Despite me not really being a fan and not watching the film for probably decades now…I have to admit I really enjoyed watching it for this retrospective. People change as do their tastes and though I still do see it as a poor man’s Rocky – I found watching the film now really enjoyable. There are some great performances here, the relationship between Daniel and Miyagi is brilliantly realised/acted by Ralph Macchio and Pat Morita respectively. There’s a real father/son thing going on as Daniel has no father and Miyagi lost his wife and son during childbirth. There is a real kinship between the two and it comes across beautifully on screen.

The Karate Kid Fight Agreement

Yeah the plot is a bit dry and predictable (not as good as Rocky either), but the tension created between Daniel and Johnny enjoyable none the less. Which brings me to the film’s villains. William Zabka’s Johnny is a fantastic antagonist and played well making his anger and vitriol toward Daniel very clear…though its also clear he is just a puppet being controlled by the complete asshole John Kreese played to awesome effect by Martin Kove. This factor kind of makes you slightly sympathise with Johnny to a point as deep down he seems like a decent guy who is just being led astray by sensei John.

The fights are okay, but seem very stiff in their choreography overall. The final tournament builds to a tense showdown and even though its pretty damn obvious who will win, it still provides some great entertainment regardless. And yes, that crane kick is bloody stupid. Plus there is that very 80s soundtrack with songs from the likes of Survivor (who also did music on the Rocky films), Bananarama, Baxter Robertson and Commuter to name a few. I can’t really talk about the great soundtrack and not mention its most famous song – Joe Esposito’s You’re the Best…which interestingly enough was originally written for Rocky III but Sylvester Stallone rejected the song in favor of Eye of the Tiger by Survivor who did appear on The Karate Kid soundtrack. Is that enough Rocky/The Karate Kid connections yet? Okay, one more. The score for this film was by Bill Conti who also scored Rocky.

Anyway, I need to move on, more films to cover yet. But yeah – I really enjoyed watching The Karate Kid for this retrospective, far more than I thought I would as I never really liked it growing up.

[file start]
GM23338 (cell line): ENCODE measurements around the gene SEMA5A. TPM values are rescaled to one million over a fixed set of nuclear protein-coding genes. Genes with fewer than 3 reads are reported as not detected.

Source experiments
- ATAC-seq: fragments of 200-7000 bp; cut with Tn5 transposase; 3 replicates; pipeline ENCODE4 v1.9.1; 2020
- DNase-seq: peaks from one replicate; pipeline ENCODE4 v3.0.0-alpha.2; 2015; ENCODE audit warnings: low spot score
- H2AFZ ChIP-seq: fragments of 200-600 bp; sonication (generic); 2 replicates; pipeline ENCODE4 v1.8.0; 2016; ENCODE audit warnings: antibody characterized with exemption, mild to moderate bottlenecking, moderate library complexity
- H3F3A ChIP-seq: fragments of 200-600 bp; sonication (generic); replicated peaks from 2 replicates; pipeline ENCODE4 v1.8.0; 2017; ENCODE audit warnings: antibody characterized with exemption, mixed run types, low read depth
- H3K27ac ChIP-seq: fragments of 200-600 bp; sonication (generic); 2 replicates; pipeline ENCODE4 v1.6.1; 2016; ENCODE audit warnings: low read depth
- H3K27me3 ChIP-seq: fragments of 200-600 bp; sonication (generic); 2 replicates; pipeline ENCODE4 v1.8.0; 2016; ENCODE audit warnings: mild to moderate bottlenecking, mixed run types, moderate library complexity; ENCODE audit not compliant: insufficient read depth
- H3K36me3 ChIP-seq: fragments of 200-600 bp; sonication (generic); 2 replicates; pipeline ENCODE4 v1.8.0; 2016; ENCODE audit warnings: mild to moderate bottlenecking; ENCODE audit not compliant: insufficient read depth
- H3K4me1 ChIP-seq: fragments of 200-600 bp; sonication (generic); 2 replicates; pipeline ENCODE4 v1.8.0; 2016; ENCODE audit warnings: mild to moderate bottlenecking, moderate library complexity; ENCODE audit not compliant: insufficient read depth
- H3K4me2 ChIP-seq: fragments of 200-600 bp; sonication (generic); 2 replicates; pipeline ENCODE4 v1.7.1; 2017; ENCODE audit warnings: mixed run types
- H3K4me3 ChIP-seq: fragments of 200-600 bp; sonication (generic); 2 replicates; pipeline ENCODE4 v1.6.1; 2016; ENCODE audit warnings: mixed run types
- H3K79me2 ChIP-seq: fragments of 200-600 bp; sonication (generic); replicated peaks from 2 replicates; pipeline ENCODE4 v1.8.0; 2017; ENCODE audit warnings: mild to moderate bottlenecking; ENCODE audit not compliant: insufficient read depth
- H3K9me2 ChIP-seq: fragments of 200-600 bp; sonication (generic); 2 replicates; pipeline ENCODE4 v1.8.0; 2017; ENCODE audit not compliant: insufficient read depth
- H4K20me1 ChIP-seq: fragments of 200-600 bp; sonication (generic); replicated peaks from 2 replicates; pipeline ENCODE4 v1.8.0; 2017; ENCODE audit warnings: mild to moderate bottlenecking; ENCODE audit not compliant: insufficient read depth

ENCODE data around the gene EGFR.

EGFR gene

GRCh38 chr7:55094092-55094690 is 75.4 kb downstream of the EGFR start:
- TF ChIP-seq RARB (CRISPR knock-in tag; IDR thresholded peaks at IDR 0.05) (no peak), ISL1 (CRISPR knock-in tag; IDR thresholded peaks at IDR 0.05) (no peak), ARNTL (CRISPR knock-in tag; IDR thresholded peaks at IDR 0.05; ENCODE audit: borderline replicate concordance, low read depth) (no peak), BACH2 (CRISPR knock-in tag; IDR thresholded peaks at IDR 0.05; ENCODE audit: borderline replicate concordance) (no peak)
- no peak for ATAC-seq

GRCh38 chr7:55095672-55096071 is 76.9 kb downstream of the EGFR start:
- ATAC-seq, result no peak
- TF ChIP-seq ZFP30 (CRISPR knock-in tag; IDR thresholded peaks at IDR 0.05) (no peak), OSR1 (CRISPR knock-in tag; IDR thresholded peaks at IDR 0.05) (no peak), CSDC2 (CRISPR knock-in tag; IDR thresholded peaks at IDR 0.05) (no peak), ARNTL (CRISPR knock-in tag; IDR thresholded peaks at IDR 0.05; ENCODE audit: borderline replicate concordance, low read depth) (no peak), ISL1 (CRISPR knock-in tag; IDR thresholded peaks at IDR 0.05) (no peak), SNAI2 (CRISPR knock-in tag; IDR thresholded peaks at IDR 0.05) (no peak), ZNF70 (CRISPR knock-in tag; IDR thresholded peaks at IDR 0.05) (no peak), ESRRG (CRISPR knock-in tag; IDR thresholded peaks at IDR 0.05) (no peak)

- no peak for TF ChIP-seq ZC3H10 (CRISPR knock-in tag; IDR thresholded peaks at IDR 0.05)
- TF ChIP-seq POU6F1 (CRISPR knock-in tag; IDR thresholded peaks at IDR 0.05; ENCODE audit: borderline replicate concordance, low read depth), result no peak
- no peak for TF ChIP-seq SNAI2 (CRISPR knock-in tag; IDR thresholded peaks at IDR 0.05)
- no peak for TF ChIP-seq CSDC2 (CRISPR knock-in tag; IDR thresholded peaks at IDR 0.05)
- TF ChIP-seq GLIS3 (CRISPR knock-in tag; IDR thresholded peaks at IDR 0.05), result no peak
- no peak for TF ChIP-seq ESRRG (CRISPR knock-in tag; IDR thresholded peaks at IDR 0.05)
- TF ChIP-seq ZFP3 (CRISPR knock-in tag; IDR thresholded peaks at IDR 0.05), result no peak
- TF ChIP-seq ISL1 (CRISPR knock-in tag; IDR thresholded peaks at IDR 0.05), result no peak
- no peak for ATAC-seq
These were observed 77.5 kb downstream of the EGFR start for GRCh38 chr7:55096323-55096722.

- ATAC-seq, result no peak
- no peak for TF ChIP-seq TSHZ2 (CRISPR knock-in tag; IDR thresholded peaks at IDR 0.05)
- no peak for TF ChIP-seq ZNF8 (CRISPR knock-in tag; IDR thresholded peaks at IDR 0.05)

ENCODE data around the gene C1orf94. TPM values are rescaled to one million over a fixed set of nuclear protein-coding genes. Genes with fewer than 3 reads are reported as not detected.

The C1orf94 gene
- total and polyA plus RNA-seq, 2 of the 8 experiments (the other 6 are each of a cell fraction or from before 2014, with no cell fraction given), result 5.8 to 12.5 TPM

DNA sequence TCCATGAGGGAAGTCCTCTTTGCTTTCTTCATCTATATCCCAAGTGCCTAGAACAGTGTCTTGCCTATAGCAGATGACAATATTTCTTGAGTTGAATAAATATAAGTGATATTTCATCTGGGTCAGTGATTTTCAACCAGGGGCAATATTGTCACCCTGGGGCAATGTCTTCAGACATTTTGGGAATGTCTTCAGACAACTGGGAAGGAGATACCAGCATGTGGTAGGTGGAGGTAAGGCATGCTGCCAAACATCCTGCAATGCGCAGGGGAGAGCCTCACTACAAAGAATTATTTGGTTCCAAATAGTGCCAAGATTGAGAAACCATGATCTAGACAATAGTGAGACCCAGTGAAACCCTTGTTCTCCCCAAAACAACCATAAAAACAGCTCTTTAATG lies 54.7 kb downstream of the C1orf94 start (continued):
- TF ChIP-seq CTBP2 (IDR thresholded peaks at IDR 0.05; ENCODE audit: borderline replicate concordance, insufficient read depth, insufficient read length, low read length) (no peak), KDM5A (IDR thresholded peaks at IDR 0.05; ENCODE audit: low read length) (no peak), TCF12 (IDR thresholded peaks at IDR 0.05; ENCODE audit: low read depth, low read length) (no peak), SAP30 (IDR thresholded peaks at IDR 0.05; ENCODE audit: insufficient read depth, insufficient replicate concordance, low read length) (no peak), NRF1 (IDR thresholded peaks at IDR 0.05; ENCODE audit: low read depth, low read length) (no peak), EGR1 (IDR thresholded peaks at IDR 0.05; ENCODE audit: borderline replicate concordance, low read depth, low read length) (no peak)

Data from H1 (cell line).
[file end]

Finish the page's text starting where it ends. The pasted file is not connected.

The Karate Kid Part II

Directed by John G. Avildsen once more, this first sequel was released in 1986. The film sees both  Ralph Macchio and Pat Morita return in their respective roles from the first film. Only the location is switched from America to Japan where Mr Miyagi must face his past.

The Karate Kid II

The film picks up right where the previous one finished, with the end of the All Valley Karate Tournament. Daniel is the champ and John Kreese is both angry and embarrassed his Cobra Kai students lost. In the parking lot, John angrily attacks his losing student Johnny Lawrence. This is when Miyagi steps in and confronts sensei John. Without throwing a punch or kick, Mr Miyagi passively stops John and makes a fool of him in front of his students when instead of delivering a deadly blow, Miyagi tweaks John’s nose.

The story then jumps ahead in time six months when Miyagi gets a letter from home in Okinawa telling him his father is dying. He sets out to return to his home village and Daniel agrees to tag along for support. Mr Miyagi tells Daniel why he left Okinawa to begin with. Many years ago when Miyagi was still young, he fell in love with a girl called Yukie and she had been arranged to marry Sato who was Miyagi’s best friend at the time and also the son of the richest man in the village. When Sato learned of Miyagi’s feelings toward his future wife, he challenged him to a fight. But this was not ordinary fight, this was a fight to the death. Torn between his feelings toward his best friend, the girl he loved and the idea of fighting to death – Miyagi left Japan for America.